16.5.4 Ethanol

Fruit and vegetable by-products are rich in fermentescible sugars, and as such they can be used as raw material for ethanol production. Production of ethanol from agricultural and forestry residues or other sources of ligno-cellulosic biomass is of both economic and environmental interest. It could be a way to counter the inevitable depletion of the world's petroleum supply and to decrease air pollution. Ethanol can be produced from glucose and xylose fermentation, both originating from cell wall polysaccharide degradation. Sugar cane bagasse is the main raw material used for this purpose but other biomass is also used, such as hardwood and grasses. Some other wastes have been studied, e.g. chicory roots (Leplus, 2004). The biomass can be treated by a concentrated acid process that uses sulphuric acid (Fig. 16.4). In that case, very efficient acid recycling is required for the process to be economically acceptable. The second possibility to recover the monomers is to degrade the wastes using enzymatic tools. This environmentally friendly process needs to overcome the natural resistance of lignocellulosic biomass to enzymatic breakdown. It was thus necessary to develop concomitant physical pretreatment to alter biomass structure and thus enhance the biodegradability of the waste, so that hydrolysis of the carbohydrate to monomeric sugars can be achieved more rapidly and with greater yields. A number of pretreatment options have been investigated, including steam-explosion, ammonia fibre explosion, organosolvents, supercritical extraction and dilute acid pretreatment (Wyman, 1994; Mosier et al., 2005).

Consequently, processing of plant waste to ethanol consists of four major unit operations: pretreatment, hydrolysis, fermentation and product separation/purification. Plant wastes are enzymatically degraded by a combi-

Fig. 16.4 Simplified diagram showing possible processes for ethanol production (from Mielenz, 2001). Top, concentrated acid process; bottom, enzymatic production.

Fig. 16.4 Simplified diagram showing possible processes for ethanol production (from Mielenz, 2001). Top, concentrated acid process; bottom, enzymatic production.

nation of cellulases, hemicellulases and pectinases. The hexoses released (mainly glucose and galactose) are readily fermented to ethanol by many naturally occurring microorganisms, whereas pentoses (mainly xylose and arabinose) are fermented to ethanol by few native strains with most often relatively low yields (Mosier et al., 2005). Both yeasts (such as Saccharomyces and Pichia species) and bacteria (such as Escherichia coli, Klebsiella and Zymomonas) have been genetically modified to ferment hexoses and pen-toses (reviewed by Mielenz, 2001). The ideal bioethanol-producing strain would ferment all sugars simultaneously whilst being resistant to inhibitory by-products. This situation has been approached by cloning endoglucanase genes from Erwinia into Klebsiella species (Zhou and Ingram, 1999).

16.5.5 Organic acids

Since the early 1990s, food and food ingredient markets have been characterised by a dynamic development not seen before. The requirements for food processing are increasing. The ageing population, predominantly in Western countries, also adds to an increased demand for high-quality foods. Consequently, the demand for specific ingredients used in preparing high-quality and preserved foods also increases (BCC, 2002). Of outstanding importance in this sector are ascorbic acid (l-3-ketothreohexuronic acid lactone), isoascorbic acid (d-erythro-Hex-2-enonic acid y-lactone) and citric acid (2-hydroxy-propane-1,2,3-tricarboxylic acid). Ascorbic acid, in addition to its role in preservation is vitamin C, which is of increasing importance as scientific data support its beneficial effect on human health. Isoascorbic acid is the isomer of ascorbic acid and is very popular for the preservation of meat and fish products. Citric acid is an organic acid of diverse economic uses. It is a standard acidulant and the food and beverage industries use it extensively as a food additive. It is also able to complex heavy metal ions, like iron and copper, and is therefore applied in the stabilisation of oils and fats.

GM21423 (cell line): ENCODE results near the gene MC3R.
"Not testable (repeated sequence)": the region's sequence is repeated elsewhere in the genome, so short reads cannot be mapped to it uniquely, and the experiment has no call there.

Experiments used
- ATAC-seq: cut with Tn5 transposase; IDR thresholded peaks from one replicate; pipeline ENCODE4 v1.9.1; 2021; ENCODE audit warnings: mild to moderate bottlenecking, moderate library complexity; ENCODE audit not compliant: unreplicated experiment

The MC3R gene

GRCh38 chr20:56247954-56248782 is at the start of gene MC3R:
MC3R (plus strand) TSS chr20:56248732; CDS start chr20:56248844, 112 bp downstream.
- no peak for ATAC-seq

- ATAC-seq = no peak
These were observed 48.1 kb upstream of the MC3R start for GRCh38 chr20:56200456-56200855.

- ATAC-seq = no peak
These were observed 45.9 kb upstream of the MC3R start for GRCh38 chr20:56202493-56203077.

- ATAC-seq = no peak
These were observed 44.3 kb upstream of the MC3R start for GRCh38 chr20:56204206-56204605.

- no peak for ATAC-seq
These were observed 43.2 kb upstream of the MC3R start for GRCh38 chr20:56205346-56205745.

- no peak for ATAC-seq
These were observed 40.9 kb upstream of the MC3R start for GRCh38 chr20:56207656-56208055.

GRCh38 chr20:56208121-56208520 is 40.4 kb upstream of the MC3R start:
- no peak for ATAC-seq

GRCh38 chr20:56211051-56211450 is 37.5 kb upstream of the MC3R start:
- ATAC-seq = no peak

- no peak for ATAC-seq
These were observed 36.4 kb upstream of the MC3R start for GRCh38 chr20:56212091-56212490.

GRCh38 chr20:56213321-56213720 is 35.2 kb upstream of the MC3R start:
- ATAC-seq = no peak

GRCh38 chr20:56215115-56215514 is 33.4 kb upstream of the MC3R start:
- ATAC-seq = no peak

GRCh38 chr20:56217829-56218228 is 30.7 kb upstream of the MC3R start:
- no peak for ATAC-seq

Citric acid is produced by fermentation and Aspergillus niger is the most popular strain for citric acid production on an industrial scale. The worldwide estimate of production in 2000 was 9 million tonnes (Karaffa and Kubicek, 2003), with an annual 2-3% increase. Carbon sources used should be cheap and available such as agricultural waste and waste papers. The basic substrates for citric acid fermentation using a submerged technique of fermentation are beet or cane-molasses (Pazouki et al., 2000). The biochemical pathway leading to citric acid hyperproduction was discovered 50 years ago when Cleland and Johnson (1954, reviewed by Karaffa and Kubicek, 2003) demonstrated that citric acid biosynthesis involves the gly-colytic catabolism of glucose to two moles of pyruvate, of which one is converted to acetyl-CoA (by releasing one mole of carbon dioxide) and the other one to oxaloacetate (by fixing this one mole of carbon dioxide onto the second pyruvate) and then finally condensing these two precursors to citric acid. Genetic engineering of Aspergillus niger primary metabolism is employed to improve citric acid production by this fungus (Haq et al., 2001), but the nutritional status of the organism and basic fermentation parameters have also been studied (Ali et al., 2002).